India’s Journey with Demonetisation

Posted in Finance Articles, Total Reads: 1490 , Published on 06 February 2019

Demonetisation or disallowing of some denominations of currency from an economy has been a close friend of India since long back in 1946. But has this ever been really friendly to us is the real question yet to be answered. Going back to 1978, when large denomination currencies (₹ 1000 and above) were banned from usage, was that really necessary for the economy or was it more a political step than an economic one? As the currencies prohibited accounted for only 10% of the total money circulation in the country. This could be one positive argument in favour of the 2016 action when ₹ 500 and ₹ 1000 notes accounted for 87% of the total cash.

But is this argument strong enough to support one of the major change in the economical history of India? Let’s find out with some factual data and then come to a possible conclusion for the same.


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Almost all the sectors had a negative impact of the step taken, with Real Estate, Tourism, Luxury Items and Jewellery being on the top of the charts. Other sectors like the Entertainment and Media sector, Automobiles (majorly 2 wheelers), Retails, Labor etc. have all suffered to a good extent. But one silver lining among all these was the Banking sector. Being the backbone of this entire process, banks enjoyed the most during the initial few months of the process. On one hand, as the labour sector saw a decline in jobs by 1.5 million, the banking sector saw a rise in the number of bank accounts by ten times the same figure, i.e. 15 million new bank accounts were opened.


Another argument demonstrating the perplexed process was an article from the Hindu stating that approximately ₹ 8,000 crore have been spent in printing of new notes in the year 2016-17, more than double the amount in the previous year (₹ 3,421 crore). And going by the biggest reasoning put forward supporting the process, which was removal of black money from the market, recent reports from all the major financial papers show that about 99.3 % of the blocked currency has already been returned.


Among the positives, the major factor is the reduction of stone pelting in Kashmir. According to Intelligence agencies, around ₹ 1,000 crores are sent annually by Pakistan to the separatists to create chaos in Kashmir. Also, there has been a serious impact on the Maoist movement as black is the prime source of funding for both Maoists and terror financing. So the move could be stated as a big victory over such nuisances. Counterfeiting has also been reduced to a good extent after demonetization.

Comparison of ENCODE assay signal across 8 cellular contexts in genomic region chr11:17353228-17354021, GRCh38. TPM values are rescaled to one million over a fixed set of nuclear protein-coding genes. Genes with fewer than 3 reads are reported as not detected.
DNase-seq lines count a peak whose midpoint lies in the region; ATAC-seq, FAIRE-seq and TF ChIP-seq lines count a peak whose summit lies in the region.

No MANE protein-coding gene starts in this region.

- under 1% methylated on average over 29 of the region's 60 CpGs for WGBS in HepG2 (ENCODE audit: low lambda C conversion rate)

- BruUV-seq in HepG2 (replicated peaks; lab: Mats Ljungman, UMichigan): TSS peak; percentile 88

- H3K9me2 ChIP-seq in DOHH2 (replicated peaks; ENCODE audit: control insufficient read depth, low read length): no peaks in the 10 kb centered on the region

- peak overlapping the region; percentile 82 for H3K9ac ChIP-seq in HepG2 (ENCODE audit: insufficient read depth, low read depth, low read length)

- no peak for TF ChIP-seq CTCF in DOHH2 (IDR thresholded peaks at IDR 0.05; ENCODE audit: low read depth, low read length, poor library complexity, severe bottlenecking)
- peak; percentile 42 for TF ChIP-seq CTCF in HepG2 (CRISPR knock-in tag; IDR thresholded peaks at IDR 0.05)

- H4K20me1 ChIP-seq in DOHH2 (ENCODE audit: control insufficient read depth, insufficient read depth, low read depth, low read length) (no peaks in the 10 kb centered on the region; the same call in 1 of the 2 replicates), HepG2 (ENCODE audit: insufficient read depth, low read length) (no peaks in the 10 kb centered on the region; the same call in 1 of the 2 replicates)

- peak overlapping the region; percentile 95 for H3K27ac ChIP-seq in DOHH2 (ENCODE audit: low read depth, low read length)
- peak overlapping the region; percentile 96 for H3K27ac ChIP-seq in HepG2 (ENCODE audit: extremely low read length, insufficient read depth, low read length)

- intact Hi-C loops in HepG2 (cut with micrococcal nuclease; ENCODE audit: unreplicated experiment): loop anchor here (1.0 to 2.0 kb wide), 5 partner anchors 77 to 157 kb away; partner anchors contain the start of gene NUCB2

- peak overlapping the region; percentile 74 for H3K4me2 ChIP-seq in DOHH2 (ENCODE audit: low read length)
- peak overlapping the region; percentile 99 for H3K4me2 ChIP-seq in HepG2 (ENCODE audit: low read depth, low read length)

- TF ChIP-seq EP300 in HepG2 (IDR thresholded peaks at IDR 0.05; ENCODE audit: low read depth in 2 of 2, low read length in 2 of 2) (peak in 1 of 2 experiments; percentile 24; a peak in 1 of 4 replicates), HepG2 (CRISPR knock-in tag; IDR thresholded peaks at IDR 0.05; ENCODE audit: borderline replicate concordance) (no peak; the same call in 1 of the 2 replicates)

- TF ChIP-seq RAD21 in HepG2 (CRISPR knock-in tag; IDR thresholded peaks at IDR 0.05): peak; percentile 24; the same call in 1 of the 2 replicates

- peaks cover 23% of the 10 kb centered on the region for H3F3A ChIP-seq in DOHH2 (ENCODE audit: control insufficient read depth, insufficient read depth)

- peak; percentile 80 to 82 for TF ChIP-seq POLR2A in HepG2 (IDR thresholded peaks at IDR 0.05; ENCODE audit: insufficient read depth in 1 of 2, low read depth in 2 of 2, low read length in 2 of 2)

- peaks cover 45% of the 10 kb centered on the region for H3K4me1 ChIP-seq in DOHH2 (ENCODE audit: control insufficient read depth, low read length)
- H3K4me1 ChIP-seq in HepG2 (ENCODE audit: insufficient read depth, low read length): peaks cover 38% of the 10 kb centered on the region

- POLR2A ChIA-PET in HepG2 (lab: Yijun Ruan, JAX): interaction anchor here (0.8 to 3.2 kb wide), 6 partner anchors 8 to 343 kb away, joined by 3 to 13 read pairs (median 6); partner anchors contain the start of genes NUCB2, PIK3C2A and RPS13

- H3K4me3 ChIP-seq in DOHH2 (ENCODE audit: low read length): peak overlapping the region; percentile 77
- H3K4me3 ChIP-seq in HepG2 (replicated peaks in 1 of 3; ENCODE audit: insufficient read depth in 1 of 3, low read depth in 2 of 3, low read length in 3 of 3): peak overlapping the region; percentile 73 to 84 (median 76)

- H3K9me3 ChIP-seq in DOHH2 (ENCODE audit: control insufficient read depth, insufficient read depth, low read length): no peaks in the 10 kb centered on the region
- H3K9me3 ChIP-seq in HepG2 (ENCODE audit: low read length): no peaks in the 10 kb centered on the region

But are these victories sufficient to compensate for the liquidity crisis and other negatives arising in the country? Loss in well being is the most important point in the same as there was a cash crunch in the country for a major part of the half year post the process. There were huge queues outside the ATMs and the most suffered sector was the lower class which did not have enough knowledge about digital transactions and daily wage labours whose only source of income was a mere ₹ 300 to ₹ 600 based on the works they did. Set aside any savings or buying luxurious item, people were not even able to satisfy their basic needs for the first 3 months. As a result, consumption behavior of the people changed, thereby reducing the GDP of the country. Initially, there was a large amount of money deposited in the banks but that was a short-term win as most of the money deposited was just to convert the old currency into new ones, rather than as a saving purpose.


Comparing with the 1978 move, which could not be a success due to low share of banned notes in the then economy, less efficient groundwork or low support from the RBI at that time, 2016 could be termed as a slightly better move as there was complete secrecy maintained and things were planned well, but the execution could have been much better. Overall, in the long term, the move could be termed as a success as well as it has created a sense of fear in the black money holders and also created a panic attack to the illegal businesses going on. Also, with opening of new bank accounts, more people are now being connected to the government, but all these positives can be only achieved if such strong move is backed by a equally well managed and executed plan A and a very efficient plan B in case of certain unknown situations.

 

This article has been authored by Saurabh Agrawal from SRCC

 

REFERENCES:

Kushwaha, Himanshu & Kumar, Ashwani & Abbas, Zainab. (2018). Impact of Demonetisation on Indian Economy: A Critical Study. International Journal of Management Studies. 5. 25-31. 10.18843/ijms/v5i2(7)/04.

Demonetization in 1946 and 1978: Stories from the past. November 15, 2015, 2:49 PM IST Sanjiv Shankaran in Cash Flow | Economy, India | TOI

https://subhashini05.wordpress.com/2016/11/16/1978-demonetization-not-entirely-successful/

1.5 Million Jobs Lost, GDP At A Low: The State Of The Indian Economy After Demonetisation, (2017), Angad Kumar in Business and Economy

https://www.thehindu.com/business/Economy/993-of-demonetised-currency-returned-to-banks-rbi/article24808160.ece


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